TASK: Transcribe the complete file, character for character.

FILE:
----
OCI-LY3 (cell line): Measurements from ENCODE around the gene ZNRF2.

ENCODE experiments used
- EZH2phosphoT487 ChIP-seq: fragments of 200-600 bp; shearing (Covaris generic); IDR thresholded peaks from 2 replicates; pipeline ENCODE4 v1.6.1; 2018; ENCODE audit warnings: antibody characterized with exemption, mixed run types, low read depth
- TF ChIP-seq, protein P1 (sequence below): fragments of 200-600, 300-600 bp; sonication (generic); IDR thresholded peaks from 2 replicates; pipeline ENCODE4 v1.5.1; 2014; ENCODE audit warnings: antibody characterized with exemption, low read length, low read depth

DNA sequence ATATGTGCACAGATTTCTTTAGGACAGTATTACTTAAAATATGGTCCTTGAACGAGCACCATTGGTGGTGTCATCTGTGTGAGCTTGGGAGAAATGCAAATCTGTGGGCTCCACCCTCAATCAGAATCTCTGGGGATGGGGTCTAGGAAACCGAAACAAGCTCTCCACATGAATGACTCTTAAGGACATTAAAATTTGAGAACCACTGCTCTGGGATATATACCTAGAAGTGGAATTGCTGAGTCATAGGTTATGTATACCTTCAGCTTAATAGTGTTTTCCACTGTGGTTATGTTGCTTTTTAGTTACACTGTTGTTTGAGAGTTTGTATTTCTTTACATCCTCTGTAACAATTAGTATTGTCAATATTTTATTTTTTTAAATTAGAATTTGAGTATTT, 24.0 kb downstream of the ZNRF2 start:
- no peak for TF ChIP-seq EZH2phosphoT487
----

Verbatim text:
OCI-LY3 (cell line): Measurements from ENCODE around the gene ZNRF2.

ENCODE experiments used
- EZH2phosphoT487 ChIP-seq: fragments of 200-600 bp; shearing (Covaris generic); IDR thresholded peaks from 2 replicates; pipeline ENCODE4 v1.6.1; 2018; ENCODE audit warnings: antibody characterized with exemption, mixed run types, low read depth
- TF ChIP-seq, protein P1 (sequence below): fragments of 200-600, 300-600 bp; sonication (generic); IDR thresholded peaks from 2 replicates; pipeline ENCODE4 v1.5.1; 2014; ENCODE audit warnings: antibody characterized with exemption, low read length, low read depth

DNA sequence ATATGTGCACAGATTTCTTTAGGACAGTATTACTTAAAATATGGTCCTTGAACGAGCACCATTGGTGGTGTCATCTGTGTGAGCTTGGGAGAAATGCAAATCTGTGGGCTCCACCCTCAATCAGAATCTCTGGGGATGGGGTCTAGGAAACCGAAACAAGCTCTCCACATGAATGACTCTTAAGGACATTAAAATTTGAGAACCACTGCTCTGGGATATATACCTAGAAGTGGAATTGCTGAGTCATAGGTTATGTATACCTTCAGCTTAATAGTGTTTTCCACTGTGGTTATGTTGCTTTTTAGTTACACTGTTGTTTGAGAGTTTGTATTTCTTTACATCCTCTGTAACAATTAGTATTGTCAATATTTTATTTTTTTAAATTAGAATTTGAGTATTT, 24.0 kb downstream of the ZNRF2 start:
- no peak for TF ChIP-seq EZH2phosphoT487